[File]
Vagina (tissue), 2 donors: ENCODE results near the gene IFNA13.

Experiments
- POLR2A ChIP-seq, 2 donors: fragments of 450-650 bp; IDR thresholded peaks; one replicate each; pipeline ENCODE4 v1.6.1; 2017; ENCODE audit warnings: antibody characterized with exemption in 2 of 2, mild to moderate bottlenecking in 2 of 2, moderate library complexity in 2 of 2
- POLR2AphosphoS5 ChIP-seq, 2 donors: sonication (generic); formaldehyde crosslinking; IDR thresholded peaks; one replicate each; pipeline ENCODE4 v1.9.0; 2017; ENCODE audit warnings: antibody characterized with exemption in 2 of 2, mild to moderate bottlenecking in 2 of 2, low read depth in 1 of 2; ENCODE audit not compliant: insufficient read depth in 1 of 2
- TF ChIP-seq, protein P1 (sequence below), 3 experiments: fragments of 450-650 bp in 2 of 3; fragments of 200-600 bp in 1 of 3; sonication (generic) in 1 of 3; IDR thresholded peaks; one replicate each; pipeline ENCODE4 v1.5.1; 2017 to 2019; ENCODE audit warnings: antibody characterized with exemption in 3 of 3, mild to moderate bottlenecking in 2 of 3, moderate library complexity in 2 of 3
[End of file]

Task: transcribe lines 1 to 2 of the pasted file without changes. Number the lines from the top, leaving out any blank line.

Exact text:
Vagina (tissue), 2 donors: ENCODE results near the gene IFNA13.

Experiments